The Rant

The Skills Revolution - A Conversation with Paul Fain, Higher Education Journalist

November 28, 2023 Eloy Oakley/Paul Fain Season 2 Episode 8
The Rant
The Skills Revolution - A Conversation with Paul Fain, Higher Education Journalist
Show Notes Transcript

In this episode I talk with Paul Fain, higher education journalist and writer for The Job.  We talk about the rapid rise in conversations in workforce training & higher education circles about the move toward a skills first framework. Paul discusses what he is seeing as skills and technology take hold in the policy and practice space. He also discusses what he thinks about the impact of AI on the post-secondary education marketplace.

Eloy:

hi, I'm Eloy Ortiz Doakley and welcome back to The Rant, the podcast where we pull back the curtain and break down the people, the policies, and the politics of our higher education system. In this episode, I get to sit down with an old friend and higher education journalist, Paul Fain. Paul is a former news editor, At inside higher ed and the writer for the job a weekly newsletter covering the connections between education And the american workforce paul. Welcome to the rant.

Paul:

Good to see you, Loy. Thanks for having me.

Eloy:

Well, it's great to have you on the podcast paul It's great to see you again. I know that you and I have Interacted over the years and we you are what we call in the business of veteran journalists in higher education So that otherwise means that you've been around the block a few times

Paul:

It's true. Time flies.

Eloy:

you've recently been focused on covering the changing landscape of workforce education and writing about things like upskilling of the American workforce. However, before we get into all of that. I want to spend some time in making sure our listeners get to know you. So, Paul, tell us a little bit about your education and professional journey, and what led you to your career in journalism.

Paul:

Yeah, it goes pretty far back, but I was a traditional liberal arts student, public university, University of Delaware, our president's alma mater.

Eloy:

there's hope for liberal arts majors.

Paul:

There is, definitely. It equips you for a fast changing economy and a challenge like, frankly, going into journalism. but yeah, I was political science history major, didn't study journalism, took one class, didn't get a great grade. I didn't get in that class, to be honest, but I, I had some experiential learning. I worked at the college newspaper. That's where I got the bug. And, uh, you know, despite being behind, didn't do the right internships or any internships, that, that gave me the experience that before, frankly, the, the rug was pulled under journalism, I was able to get in by the skin of my teeth.

Eloy:

you mentioned things like the, the right internship or getting enough information about to succeed in the career that you wanted to go in. Does some of that stay with you and stick with you in your coverage of higher education as you go forward?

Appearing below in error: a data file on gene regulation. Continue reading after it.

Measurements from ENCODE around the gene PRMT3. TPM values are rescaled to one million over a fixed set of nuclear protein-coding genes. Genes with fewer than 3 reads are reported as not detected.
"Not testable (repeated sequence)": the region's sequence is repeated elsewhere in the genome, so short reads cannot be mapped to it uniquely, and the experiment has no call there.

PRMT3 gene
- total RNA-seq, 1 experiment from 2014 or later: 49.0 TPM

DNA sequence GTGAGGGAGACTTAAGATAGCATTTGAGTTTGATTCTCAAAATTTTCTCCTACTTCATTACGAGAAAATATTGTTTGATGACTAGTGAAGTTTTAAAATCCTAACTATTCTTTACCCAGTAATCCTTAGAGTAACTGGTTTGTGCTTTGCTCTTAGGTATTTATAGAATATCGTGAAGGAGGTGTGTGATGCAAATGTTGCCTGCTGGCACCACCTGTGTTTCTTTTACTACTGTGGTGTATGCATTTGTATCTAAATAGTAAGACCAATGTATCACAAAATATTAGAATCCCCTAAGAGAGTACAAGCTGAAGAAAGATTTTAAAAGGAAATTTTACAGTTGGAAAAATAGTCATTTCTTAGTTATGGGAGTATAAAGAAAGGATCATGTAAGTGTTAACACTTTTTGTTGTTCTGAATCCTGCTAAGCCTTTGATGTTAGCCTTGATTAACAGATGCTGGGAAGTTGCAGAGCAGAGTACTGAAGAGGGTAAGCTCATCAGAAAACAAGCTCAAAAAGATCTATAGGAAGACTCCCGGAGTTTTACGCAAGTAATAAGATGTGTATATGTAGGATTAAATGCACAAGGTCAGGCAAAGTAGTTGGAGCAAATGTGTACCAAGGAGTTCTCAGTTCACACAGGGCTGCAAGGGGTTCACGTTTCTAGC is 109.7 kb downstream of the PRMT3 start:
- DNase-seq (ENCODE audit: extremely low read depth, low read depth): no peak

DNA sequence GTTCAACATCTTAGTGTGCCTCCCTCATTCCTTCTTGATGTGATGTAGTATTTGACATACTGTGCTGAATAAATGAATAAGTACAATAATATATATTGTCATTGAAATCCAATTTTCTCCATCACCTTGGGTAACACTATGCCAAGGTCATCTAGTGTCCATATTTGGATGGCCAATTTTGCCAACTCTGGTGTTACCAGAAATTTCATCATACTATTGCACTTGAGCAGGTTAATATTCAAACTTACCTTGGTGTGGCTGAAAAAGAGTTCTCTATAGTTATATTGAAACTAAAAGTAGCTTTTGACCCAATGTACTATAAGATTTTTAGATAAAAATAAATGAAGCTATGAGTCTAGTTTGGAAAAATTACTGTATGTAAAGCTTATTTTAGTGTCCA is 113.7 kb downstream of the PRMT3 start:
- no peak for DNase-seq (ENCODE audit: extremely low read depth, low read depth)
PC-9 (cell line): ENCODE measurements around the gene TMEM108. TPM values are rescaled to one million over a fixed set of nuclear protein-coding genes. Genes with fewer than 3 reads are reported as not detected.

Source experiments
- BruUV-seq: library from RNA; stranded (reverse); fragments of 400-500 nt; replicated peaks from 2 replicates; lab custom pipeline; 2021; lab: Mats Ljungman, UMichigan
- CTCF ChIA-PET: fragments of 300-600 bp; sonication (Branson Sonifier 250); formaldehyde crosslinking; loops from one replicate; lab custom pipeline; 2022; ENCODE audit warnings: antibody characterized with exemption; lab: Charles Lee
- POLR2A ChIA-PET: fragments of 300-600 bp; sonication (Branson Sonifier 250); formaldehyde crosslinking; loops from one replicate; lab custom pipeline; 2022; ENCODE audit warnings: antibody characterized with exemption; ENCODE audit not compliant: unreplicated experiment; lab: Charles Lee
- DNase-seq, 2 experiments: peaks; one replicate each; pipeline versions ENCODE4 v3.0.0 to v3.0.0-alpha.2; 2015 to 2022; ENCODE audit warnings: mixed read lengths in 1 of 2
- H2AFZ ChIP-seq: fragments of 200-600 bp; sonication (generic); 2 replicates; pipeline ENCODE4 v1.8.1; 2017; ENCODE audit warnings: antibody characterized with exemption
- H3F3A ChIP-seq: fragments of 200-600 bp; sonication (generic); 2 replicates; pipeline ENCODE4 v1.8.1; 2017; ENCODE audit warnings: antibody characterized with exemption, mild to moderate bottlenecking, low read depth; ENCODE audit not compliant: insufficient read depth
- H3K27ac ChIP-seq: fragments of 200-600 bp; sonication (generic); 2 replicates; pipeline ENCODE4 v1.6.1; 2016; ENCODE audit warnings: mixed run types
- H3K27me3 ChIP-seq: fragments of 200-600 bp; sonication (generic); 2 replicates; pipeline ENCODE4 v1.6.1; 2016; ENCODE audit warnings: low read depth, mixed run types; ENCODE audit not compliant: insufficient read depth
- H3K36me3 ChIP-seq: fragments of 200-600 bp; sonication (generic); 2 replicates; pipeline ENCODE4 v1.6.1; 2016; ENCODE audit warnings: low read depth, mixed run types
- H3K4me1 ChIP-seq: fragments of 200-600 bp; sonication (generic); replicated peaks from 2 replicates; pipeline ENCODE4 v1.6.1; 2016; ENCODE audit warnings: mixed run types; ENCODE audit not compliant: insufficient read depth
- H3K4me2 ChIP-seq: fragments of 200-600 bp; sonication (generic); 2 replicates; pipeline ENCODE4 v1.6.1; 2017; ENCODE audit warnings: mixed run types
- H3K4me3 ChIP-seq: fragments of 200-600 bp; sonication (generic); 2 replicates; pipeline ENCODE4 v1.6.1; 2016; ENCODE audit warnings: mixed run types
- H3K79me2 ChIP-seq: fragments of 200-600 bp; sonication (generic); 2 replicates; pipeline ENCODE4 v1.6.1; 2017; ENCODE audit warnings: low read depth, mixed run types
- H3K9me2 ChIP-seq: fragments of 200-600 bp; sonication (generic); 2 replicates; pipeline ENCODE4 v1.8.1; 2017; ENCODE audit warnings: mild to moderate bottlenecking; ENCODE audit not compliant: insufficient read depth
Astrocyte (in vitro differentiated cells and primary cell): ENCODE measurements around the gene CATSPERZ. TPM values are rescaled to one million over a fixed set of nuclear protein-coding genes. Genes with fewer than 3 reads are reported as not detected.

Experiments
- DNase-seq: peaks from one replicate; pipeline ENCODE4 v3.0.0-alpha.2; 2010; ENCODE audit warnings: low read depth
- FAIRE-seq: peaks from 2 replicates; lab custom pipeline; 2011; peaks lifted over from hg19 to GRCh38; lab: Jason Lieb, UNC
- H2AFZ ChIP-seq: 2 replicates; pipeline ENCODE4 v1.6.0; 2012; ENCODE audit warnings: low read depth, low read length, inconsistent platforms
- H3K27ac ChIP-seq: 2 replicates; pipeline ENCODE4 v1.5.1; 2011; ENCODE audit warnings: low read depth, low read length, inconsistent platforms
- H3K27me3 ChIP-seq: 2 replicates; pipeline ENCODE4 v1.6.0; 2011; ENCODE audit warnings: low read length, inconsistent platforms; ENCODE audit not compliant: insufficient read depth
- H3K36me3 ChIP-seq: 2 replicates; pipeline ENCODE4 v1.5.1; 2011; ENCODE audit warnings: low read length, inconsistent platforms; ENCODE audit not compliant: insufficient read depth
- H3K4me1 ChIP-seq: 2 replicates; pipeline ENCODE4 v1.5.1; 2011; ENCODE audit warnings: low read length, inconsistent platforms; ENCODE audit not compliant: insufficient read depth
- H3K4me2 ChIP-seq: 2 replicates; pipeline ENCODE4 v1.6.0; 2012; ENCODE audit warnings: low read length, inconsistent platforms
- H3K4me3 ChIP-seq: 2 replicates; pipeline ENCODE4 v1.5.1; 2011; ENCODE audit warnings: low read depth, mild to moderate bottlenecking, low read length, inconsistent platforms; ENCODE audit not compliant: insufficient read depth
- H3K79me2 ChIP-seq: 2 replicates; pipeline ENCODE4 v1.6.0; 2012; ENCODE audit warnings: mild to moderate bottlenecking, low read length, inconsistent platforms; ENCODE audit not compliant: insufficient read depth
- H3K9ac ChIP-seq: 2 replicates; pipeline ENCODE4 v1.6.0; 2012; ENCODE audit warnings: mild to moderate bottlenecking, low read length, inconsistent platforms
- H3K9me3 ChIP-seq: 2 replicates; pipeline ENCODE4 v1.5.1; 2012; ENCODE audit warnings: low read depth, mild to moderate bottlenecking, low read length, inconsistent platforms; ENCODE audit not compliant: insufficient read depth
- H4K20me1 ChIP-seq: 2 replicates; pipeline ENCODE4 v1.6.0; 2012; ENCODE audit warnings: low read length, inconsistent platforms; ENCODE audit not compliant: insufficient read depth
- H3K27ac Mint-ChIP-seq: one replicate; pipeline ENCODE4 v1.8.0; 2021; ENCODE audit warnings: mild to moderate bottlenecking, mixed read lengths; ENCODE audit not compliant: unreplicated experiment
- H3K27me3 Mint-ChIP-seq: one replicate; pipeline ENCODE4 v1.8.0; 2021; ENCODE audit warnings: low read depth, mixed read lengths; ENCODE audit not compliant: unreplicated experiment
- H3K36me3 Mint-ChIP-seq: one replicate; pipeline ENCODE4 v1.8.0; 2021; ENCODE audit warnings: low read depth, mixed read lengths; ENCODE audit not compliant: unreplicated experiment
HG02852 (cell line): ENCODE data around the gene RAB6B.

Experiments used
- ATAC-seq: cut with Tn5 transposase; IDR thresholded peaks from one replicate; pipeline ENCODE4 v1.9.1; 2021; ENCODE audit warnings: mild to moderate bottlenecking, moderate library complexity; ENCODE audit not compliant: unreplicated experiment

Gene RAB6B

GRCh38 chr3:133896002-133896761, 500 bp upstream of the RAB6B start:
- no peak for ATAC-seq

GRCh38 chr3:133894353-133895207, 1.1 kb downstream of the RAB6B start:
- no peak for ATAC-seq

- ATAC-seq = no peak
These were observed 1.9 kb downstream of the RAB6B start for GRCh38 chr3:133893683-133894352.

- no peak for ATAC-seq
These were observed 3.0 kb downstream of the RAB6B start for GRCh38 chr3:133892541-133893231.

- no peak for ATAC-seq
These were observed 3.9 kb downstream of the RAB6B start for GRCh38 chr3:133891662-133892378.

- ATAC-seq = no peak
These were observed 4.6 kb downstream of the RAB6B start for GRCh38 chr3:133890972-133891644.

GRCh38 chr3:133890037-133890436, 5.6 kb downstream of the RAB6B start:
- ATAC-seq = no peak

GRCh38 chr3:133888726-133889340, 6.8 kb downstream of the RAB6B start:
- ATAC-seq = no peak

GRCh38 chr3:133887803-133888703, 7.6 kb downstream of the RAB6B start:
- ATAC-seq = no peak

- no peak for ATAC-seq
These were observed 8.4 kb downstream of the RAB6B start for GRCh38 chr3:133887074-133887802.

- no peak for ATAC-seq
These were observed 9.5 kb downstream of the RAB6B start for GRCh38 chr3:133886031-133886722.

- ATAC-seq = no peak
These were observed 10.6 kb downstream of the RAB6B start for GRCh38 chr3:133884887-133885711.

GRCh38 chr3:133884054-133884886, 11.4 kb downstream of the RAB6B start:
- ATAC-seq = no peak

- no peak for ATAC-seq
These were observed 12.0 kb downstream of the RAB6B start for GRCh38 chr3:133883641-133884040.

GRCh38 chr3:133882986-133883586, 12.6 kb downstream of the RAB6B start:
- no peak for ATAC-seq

Paul:

It does. Mostly, frankly, in thinking about the labor market and the really tough questions that we have about when is college a good investment, you know, it was for me, unequivocally. I was very privileged in my higher ed experience. That said, if somebody asked me, should I go and take out a lot of debt to go be a journalist? I would say no. It's honestly, it's one of those, the Times did a story. Mid pandemic about a journalism program at a public institution, and it was, you know, in the University of Pennsylvania, written from the standpoint of the tragedy of the cut. And it is sad. People lose jobs when the journalism department went away. But, wow, really tough to break into this industry from an open access public.

Eloy:

Right. I know, in my day job at college futures, we support. Organizations like, open campus and support, internships for education journalists at, uh, outlets like CalMatters and EdSource. But it's, it's interesting to think that we've come to this point. I know when I was growing up in higher education. when I was at Long Beach City College, there was an education reporter that showed up to every meeting, uh, every board meeting of the community college district, of the school board, that all has gone away, and, I don't think we're a better organization education system because of that. I know we're getting off on journalism, but, uh, but do you have hope for, for journalism in this space or is the answer, the nonprofit sector?

Paul:

Yeah, look, I, it's not always pleasant to have journalists watching, but it's good for society and the impact on local news is tragic and serious for this nation. I'm appreciative of the efforts of your institution and others for helping local journalism. Um, you know, I don't know, I think, I think there's more value than ever in certain ways and people do see that. the business model is very imperiled, uh, unless you're at one of the biggies like the New York Times, the Journal.